[Date Prev][Date Next][Thread Prev][Thread Next][Date Index][Thread Index]

[at-l] Hundred Mile Wilderness, Day 5



8/6/99 East Branch Lean-To

    Well it rained most of the night.  My clothing is soaked.  The tent is 
splashed with mud.  And our tentsite is a quagmire.  Kafka got up about 45 
minutes after John and I.  She moved her stove near where we were preparing 
Breakfast.  She worked very effciently cooked and ate some oatmeal, cleaned 
up, changed into her hiking clothes and was on the trail in less than 1/2 
hour.
    The hike up Gulf Hagas Mountain was tough but we did the 750 vertical 
feet in a little less than 1 hour.  On the way up we saw some Spruce Grouse.  
First we spotted a chick, then the mother paralleled us as we walked the 
trail.  Then we heard the peeps of the rest of the brood.
    We descended Gulf Hagas Mt. then had to climb 500 to the summit of West 
Peak followed by a descent  and climb 500 more feet to the top of Hay 
Mountain.  This was not technically difficult but it was steep and tedius.  
Another descent then a climb to the summit of White Cap Mountain.  We were 
finally rewarded with our first good view on this entire hike.  The Barren - 
Chairback range could be seen to the south west and around the corner we 
could finally see Mt Katahdin.  It was topped with clouds but still 
impresive.  We met 2 north bound thru hikers,  2 south bound thru hikers and 
two young ladies day hiking from one of the logging roads - (so much for 
wilderness.)  We spent about 1/2 hour enjoying the view.  The boy scouts that 
had commondeered the lean-to last night passed us.  From the camp to the 
summit of White Cap was 5 miles.  We made the hike by 12:00 noon.  We needed 
to complete 11 miles today and the next 6 miles were all down hill.  
    We hiked down rock stairways and soft pine needle trails, occasional 
roots and finally to Logan Brook Lean-To for a lunch break.   Several 
T-hikers (friends of Kafka) were at the lean-to taking a break.  We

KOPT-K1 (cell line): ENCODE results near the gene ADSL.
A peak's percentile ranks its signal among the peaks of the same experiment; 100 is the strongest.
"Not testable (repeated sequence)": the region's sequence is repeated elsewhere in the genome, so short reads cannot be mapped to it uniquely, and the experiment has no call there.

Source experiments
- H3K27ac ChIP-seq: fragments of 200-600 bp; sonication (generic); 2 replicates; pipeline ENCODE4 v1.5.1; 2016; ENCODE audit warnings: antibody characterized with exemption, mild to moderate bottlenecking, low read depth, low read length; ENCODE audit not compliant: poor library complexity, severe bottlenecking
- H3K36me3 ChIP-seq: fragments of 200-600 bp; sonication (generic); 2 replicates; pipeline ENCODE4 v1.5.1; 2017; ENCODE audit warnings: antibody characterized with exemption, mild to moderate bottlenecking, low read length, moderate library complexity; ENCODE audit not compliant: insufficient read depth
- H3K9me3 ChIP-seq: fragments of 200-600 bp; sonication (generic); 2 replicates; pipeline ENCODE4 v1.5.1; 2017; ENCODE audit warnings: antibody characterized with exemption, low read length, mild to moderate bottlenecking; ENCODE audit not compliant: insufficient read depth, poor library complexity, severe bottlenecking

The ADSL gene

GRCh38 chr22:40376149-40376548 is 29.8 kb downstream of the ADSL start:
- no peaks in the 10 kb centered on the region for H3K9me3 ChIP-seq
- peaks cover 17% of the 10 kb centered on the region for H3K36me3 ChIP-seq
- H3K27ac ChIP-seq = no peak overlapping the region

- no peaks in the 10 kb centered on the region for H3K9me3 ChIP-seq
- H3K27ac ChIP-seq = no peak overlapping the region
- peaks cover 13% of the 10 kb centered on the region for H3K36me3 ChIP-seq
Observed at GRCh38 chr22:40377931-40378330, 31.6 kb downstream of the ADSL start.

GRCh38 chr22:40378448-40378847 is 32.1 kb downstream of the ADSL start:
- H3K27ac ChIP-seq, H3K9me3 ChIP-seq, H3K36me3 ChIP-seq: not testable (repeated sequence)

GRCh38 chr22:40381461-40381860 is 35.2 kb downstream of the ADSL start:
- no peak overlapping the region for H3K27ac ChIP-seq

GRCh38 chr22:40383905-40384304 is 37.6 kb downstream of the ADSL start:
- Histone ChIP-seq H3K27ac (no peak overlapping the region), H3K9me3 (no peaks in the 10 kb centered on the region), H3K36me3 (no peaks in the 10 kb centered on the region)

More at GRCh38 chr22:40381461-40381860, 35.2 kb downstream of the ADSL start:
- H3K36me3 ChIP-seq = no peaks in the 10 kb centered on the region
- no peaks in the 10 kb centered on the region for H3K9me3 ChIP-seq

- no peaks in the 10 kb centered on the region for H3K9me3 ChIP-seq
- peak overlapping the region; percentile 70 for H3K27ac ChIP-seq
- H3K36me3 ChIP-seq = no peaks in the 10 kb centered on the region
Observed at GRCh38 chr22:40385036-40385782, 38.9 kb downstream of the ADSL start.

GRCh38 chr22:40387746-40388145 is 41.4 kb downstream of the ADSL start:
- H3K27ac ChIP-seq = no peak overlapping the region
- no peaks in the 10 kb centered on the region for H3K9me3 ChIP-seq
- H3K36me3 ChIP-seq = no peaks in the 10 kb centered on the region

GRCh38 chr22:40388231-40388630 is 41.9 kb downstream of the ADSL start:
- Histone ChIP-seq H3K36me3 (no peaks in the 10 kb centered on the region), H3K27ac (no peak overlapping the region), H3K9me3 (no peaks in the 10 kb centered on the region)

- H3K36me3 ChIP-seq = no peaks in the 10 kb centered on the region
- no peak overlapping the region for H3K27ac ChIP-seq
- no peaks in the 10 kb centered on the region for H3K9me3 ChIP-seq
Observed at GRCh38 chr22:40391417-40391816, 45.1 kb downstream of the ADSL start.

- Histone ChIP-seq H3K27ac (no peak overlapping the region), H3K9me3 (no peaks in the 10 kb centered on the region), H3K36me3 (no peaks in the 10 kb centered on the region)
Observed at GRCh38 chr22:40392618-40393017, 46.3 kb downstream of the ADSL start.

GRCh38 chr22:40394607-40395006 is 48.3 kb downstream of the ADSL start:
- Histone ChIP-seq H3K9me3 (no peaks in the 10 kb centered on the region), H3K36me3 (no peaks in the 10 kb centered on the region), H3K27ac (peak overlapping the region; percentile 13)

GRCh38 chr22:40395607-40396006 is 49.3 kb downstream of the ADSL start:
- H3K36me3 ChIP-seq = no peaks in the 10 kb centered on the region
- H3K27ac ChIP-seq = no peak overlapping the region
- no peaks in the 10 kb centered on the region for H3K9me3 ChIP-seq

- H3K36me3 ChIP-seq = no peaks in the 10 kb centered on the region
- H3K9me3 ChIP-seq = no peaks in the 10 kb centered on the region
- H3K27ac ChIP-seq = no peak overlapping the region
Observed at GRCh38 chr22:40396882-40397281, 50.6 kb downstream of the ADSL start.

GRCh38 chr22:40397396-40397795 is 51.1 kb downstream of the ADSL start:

encouraged them to pass the boy scouts so they would not take over the next 
lean-to.  While we ate a snow shoe hair  hopped about the campsite not at all 
bothered by our presents.  
    After lunch we set a fast pace to complete the few remaining miles to 
East Branch Lean-To.  The trail was mostly flat or down hill.  We made very 
good time arriving in camp before 5:30 PM.  The camp was full of hiker.  The 
4 boy scouts had set up 3 tents in the best tentsites available.  They had 
used the camp shovel to dig trenches around their tents for rain run-off.  
(This was a common practice before tents came with waterproof bottoms but it 
is counter to LNT practices.)  There were 8 hikers in the lean-to.  Four 
north bound thru hikers we had met earlier.  Two south bound flip-floppers 
had hitched a ride from Pa to avoid the draught conditions in the mid 
atlantic states.  And the two boys we met on our second day hiking were well 
established in the lean-to.
    I set up a couple of lines to dry our clothes and the tent.  We hung 
everything we owned out to dry.  John went for water while I set the stove up 
to begin cooking dinner.  Now it started to rain.  Oh no!!!  The third night 
in a row we were going to be wet.  I hussled to retrieve the dryest of our 
wet clothing and headed for the cover of the Lean-to.  The Thru hikers 
invited us to put our sleeping bags in the porcupine pit.  It would be dry 
but not the nicest place to spend the evening.  We accepted the offer after 
cooking dinner in the pouring rain.  We left the tent hanging from the line 
hoping that the mud would was off.  Most of it did.  We hoped in to our 
s/bags by 8:00 PM.
* From the Appalachian Trail Mailing List |  http://www.backcountry.net  *